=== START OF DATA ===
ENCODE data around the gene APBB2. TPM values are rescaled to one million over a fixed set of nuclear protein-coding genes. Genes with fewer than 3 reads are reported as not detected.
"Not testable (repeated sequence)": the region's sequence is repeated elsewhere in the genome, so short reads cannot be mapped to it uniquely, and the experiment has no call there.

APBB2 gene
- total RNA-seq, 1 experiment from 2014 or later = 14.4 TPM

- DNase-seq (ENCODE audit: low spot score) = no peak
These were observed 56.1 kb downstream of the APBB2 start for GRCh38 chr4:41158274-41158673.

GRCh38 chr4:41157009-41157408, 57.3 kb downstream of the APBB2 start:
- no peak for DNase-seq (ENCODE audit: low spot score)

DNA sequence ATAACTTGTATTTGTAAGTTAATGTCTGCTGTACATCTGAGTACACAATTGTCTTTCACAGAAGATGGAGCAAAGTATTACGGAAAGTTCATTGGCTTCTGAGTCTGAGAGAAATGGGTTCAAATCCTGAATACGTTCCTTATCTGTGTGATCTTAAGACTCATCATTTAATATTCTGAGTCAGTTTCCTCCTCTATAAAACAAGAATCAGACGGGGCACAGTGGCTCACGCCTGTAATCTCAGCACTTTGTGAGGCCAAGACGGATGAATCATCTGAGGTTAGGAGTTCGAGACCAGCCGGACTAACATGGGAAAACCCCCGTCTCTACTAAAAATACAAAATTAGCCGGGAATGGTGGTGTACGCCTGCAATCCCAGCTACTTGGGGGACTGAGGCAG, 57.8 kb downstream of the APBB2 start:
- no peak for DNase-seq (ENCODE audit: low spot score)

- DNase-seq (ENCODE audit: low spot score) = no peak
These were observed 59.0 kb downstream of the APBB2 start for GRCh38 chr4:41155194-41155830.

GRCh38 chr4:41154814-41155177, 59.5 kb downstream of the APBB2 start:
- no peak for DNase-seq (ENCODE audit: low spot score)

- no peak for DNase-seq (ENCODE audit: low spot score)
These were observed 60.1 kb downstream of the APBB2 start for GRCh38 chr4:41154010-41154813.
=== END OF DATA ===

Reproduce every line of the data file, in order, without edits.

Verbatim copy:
ENCODE data around the gene APBB2. TPM values are rescaled to one million over a fixed set of nuclear protein-coding genes. Genes with fewer than 3 reads are reported as not detected.
"Not testable (repeated sequence)": the region's sequence is repeated elsewhere in the genome, so short reads cannot be mapped to it uniquely, and the experiment has no call there.

APBB2 gene
- total RNA-seq, 1 experiment from 2014 or later = 14.4 TPM

- DNase-seq (ENCODE audit: low spot score) = no peak
These were observed 56.1 kb downstream of the APBB2 start for GRCh38 chr4:41158274-41158673.

GRCh38 chr4:41157009-41157408, 57.3 kb downstream of the APBB2 start:
- no peak for DNase-seq (ENCODE audit: low spot score)

DNA sequence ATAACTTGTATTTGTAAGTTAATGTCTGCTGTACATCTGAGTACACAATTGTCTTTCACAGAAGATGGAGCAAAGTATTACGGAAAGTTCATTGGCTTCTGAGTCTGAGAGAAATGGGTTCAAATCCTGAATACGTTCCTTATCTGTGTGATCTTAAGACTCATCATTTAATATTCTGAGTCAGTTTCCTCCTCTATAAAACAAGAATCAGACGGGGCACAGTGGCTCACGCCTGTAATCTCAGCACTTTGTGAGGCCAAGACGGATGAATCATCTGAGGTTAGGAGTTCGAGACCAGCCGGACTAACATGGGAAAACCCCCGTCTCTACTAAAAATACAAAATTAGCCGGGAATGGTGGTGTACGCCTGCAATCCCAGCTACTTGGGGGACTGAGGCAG, 57.8 kb downstream of the APBB2 start:
- no peak for DNase-seq (ENCODE audit: low spot score)

- DNase-seq (ENCODE audit: low spot score) = no peak
These were observed 59.0 kb downstream of the APBB2 start for GRCh38 chr4:41155194-41155830.

GRCh38 chr4:41154814-41155177, 59.5 kb downstream of the APBB2 start:
- no peak for DNase-seq (ENCODE audit: low spot score)

- no peak for DNase-seq (ENCODE audit: low spot score)
These were observed 60.1 kb downstream of the APBB2 start for GRCh38 chr4:41154010-41154813.